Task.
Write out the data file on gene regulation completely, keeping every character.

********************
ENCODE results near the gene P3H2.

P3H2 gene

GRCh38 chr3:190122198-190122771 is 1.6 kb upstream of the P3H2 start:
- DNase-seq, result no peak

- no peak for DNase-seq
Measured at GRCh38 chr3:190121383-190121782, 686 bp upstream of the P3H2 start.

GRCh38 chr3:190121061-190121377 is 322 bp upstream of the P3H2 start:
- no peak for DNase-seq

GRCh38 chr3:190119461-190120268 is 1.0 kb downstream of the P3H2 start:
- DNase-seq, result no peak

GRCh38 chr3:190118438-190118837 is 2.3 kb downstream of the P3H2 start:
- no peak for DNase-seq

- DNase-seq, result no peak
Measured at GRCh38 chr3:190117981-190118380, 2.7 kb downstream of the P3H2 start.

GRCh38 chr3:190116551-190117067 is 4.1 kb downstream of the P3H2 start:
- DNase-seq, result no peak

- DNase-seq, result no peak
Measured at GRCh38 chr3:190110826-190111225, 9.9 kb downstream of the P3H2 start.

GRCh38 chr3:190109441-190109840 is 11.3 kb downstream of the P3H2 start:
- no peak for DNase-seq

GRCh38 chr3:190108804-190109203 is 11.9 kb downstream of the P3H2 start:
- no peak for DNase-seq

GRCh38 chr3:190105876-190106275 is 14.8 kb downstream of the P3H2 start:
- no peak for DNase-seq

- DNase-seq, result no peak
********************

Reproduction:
ENCODE results near the gene P3H2.

P3H2 gene

GRCh38 chr3:190122198-190122771 is 1.6 kb upstream of the P3H2 start:
- DNase-seq, result no peak

- no peak for DNase-seq
Measured at GRCh38 chr3:190121383-190121782, 686 bp upstream of the P3H2 start.

GRCh38 chr3:190121061-190121377 is 322 bp upstream of the P3H2 start:
- no peak for DNase-seq

GRCh38 chr3:190119461-190120268 is 1.0 kb downstream of the P3H2 start:
- DNase-seq, result no peak

GRCh38 chr3:190118438-190118837 is 2.3 kb downstream of the P3H2 start:
- no peak for DNase-seq

- DNase-seq, result no peak
Measured at GRCh38 chr3:190117981-190118380, 2.7 kb downstream of the P3H2 start.

GRCh38 chr3:190116551-190117067 is 4.1 kb downstream of the P3H2 start:
- DNase-seq, result no peak

- DNase-seq, result no peak
Measured at GRCh38 chr3:190110826-190111225, 9.9 kb downstream of the P3H2 start.

GRCh38 chr3:190109441-190109840 is 11.3 kb downstream of the P3H2 start:
- no peak for DNase-seq

GRCh38 chr3:190108804-190109203 is 11.9 kb downstream of the P3H2 start:
- no peak for DNase-seq

GRCh38 chr3:190105876-190106275 is 14.8 kb downstream of the P3H2 start:
- no peak for DNase-seq

- DNase-seq, result no peak